The decimal system and "zero" travelled from India into Arabic culture during this time and in 9th century it was popularized in the Islamic regions by the Persian mathematician al-Khwarizmi. Later in 12th century the renown Western monk Abelard introduced what Westerners call "Arabic Numerals" to Europe, but which the Arabs themselves termed "Hindsi" or "Indian Numerals," indicating their true origin. They also began the use of Algebra and advanced logarithims in order to solve complex mathematical problems. There is little agreement on the precise causes of the decline in Arabic creativity and intellectual leadership ending the Islamic Golden Age, but in addition to the devastating invasion by the Mongols and crusaders with the destruction of libraries and madrasahs, it has also been suggested that political mismanagement and the stifling of "Ijtihad" independent reasoning in the 12th century in favor of institutionalised "Taqleed" imitation and uncritical following of precedent played a part.

Muslims believe the Quran to be verbally revealed through Angel Gabriel Jibril from God to Muhammad gradually over a period of approximately 23 years beginning from AD, when Muhammad was 40, to AD, the year of his death. Muslims regard the Quran as the main miracle of Muhammad, the proof of his prophethood and the culmination of a series of divine messages to humanity that started with the messages revealed to Adam, regarded in Islam as the first prophet, and continued with the Scrolls of Abraham Suhuf Ibrahim , the Tawrat Torah of Moses, the Zabur Tehillim or Psalms of David, and the Injil Gospels of Jesus.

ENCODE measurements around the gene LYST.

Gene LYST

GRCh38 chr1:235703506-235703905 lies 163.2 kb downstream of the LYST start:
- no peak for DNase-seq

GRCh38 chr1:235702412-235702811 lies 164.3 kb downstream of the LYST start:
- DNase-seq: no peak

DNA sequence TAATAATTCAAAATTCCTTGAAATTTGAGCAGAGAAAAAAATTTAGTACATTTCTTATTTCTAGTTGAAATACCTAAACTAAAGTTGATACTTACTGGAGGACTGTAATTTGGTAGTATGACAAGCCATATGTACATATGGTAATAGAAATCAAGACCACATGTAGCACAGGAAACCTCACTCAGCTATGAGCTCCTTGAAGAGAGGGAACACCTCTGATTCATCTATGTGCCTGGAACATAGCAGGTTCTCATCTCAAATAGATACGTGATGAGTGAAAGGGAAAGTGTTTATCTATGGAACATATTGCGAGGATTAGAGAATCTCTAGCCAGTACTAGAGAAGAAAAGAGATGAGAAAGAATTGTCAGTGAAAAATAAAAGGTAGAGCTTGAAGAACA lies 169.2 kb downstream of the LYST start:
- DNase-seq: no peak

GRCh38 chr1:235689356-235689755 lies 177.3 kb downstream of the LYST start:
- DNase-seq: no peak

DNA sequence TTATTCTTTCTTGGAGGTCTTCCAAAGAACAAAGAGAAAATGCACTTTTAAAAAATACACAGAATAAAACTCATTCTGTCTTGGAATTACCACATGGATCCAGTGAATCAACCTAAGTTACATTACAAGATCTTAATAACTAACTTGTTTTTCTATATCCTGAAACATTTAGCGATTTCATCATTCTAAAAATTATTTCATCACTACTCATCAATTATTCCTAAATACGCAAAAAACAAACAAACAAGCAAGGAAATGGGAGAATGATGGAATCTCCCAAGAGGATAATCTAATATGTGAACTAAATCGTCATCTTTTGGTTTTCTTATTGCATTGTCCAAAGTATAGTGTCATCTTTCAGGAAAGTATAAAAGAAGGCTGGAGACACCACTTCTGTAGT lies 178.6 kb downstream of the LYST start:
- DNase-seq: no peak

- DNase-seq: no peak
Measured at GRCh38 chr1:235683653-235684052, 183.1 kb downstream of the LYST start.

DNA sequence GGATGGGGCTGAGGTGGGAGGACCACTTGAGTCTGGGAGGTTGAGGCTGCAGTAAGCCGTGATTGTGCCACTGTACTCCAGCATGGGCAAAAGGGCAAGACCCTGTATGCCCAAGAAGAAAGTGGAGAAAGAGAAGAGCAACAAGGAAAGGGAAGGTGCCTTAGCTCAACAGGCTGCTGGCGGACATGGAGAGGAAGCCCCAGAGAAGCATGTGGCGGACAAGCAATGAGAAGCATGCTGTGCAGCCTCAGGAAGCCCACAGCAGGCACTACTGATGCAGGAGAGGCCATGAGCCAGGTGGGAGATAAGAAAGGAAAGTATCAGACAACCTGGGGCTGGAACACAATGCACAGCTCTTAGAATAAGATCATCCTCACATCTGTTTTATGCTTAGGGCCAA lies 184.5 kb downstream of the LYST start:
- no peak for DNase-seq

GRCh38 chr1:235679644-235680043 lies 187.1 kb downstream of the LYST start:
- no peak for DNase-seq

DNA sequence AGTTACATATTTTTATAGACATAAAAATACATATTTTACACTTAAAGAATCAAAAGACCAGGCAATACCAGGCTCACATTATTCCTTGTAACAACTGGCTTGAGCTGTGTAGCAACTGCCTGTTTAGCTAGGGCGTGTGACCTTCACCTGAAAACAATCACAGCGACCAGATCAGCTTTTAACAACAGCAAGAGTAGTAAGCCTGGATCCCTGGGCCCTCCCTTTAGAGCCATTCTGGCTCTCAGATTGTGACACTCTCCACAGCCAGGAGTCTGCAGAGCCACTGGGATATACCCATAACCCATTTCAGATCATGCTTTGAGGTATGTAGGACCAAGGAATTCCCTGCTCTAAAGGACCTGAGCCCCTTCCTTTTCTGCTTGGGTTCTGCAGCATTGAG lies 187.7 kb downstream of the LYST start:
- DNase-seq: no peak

The Quran assumes familiarity with major narratives recounted in Jewish and Christian scriptures, summarizing some, dwelling at length on others and in some cases presenting alternative accounts and interpretations of events. The Quran describes itself as a book of guidance, sometimes offering detailed accounts of specific historical events, and often emphasizing the moral significance of an event. Regardless of whether one believes or disbelieves in the Koran, equally as in the case of whether one believes or disbelieves in the Christian or Jewish Bible, it is an inescapable necessity for every educated person to read and be familiar with these works as literature if one has any hope of understanding World Literature, Western Literature, Islamic and Arabic Literature, English, French, German, Russian or any national literature of any culture affected by their influence.

No one can understand English or American Literature without familiarity with the King James and other versions of the Bible, the words, phrases, style and stories and themes of which permeate and recur in Shakespeare, Donne, Milton, and a thousand believing and unbelieving authors and works. Similarly, any understanding of German Literature is impossible without knowledge of the Bible of Luther. The Koran thus takes its place in World Literature by virtue of its shaping influence on the mindset and consciousness of over one billion Muslims across dozens of nations, cultures and literatures as well as the cultural foundation of dozens of Muslim authors and works of worldwide importance such as Rumi, Attar, Hafiz, the Thousand and One Nights, Mafouz Naguib, Ghalib and others.